Childhood Cancer Linked to Delays in Developmental Milestones

Infants and toddlers who have been treated for cancer tend to reach certain developmental milestones later than do their healthy peers, say researchers at the National Institutes of Health (NIH) and in Italy. The findings show that delays may occur early in the course of treatment and suggest that young children with cancer might benefit from such early interventions as physical or language therapy.

Child with cancer

Study Identifies Likely Mechanism Underlying Resveratrol Activity

National Institutes of Health researchers and their colleagues have identified how resveratrol, a naturally occurring chemical found in red wine and other plant products, may confer its health benefits. The authors present evidence that resveratrol does not directly activate sirtuin 1, a protein associated with aging. Rather, the authors found that resveratrol inhibits certain types of proteins known as phosphodiesterases (PDEs), enzymes that help regulate cell energy.

These findings may help settle the debate regarding resveratrol’s biochemistry and pave the way for resveratrol-based medicines. The chemical has received significant interest from pharmaceutical companies for its potential to combat diabetes, inflammation, and cancer. The study appears in the February 3rd issue of the journal Cell [1].


NIH establishes National Center for Advancing Translational Sciences

In a move to re-engineer the process of translating scientific discoveries into new drugs, diagnostics, and devices, the National Institutes of Health has established the National Center for Advancing Translational Sciences (NCATS). The action was made possible by Congress’ approval of a fiscal year 2012 spending bill and the president’s signing of the bill, which includes the establishment of NCATS with a budget of $575 million.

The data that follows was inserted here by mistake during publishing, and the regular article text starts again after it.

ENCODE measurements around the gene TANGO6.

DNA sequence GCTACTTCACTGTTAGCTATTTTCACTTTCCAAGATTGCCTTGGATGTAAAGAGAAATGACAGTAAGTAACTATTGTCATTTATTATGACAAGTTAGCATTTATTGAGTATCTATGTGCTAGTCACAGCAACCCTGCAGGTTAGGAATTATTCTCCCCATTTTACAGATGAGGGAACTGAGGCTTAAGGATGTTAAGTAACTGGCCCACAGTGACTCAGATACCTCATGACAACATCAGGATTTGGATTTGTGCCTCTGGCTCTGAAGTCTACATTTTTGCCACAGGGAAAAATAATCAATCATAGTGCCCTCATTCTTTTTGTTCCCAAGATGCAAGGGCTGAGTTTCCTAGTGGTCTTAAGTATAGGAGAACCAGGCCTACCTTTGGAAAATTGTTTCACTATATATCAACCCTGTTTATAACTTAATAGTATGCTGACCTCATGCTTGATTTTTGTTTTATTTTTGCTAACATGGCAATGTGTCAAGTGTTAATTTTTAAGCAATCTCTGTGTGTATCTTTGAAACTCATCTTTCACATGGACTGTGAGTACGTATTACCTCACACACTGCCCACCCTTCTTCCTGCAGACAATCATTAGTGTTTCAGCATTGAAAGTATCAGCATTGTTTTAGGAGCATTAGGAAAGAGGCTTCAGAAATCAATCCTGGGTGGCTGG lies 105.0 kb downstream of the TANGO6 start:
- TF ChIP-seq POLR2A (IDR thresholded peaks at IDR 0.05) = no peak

National Center for Advancing Translational Sciences

NIH Scientists Find a Potential New Strategy for Treating Cancer

Recent findings in mice suggest that blocking the production of small molecules produced in the body, known as epoxyeicosatrienoic acids (EETs), may represent a novel strategy for treating cancer by eliminating the blood vessels that feed cancer tumors. This research is the first to show that EETs work in concert with vascular endothelial growth factor (VEGF), a protein known to induce blood vessel growth. Together, EETs and VEGF promote metastasis, or the spread of cancer, by encouraging the growth of blood vessels that supply nutrients to cancer cells.

Blood vessel growth

Math Disability Linked to Problem Relating Quantities to Numerals

Children who start elementary school with difficulty associating small exact quantities of items with the printed numerals that represent those quantities are more likely to develop a math-related learning disability than are their peers, according to a study supported by the National Institutes of Health.

The children in the study who appeared to have difficulty grasping the fundamental concept of exact numerical quantities — that the printed numeral 3, for example, represents three dots on a page — went on to be diagnosed with math learning disability by fifth grade.

Child with a math problem

Other early factors correlated with a math learning disability were difficulty recalling answers to single-digit addition problems, distractibility in class, and difficulty understanding that more complex math problems can be broken down into smaller problems that can be solved individually.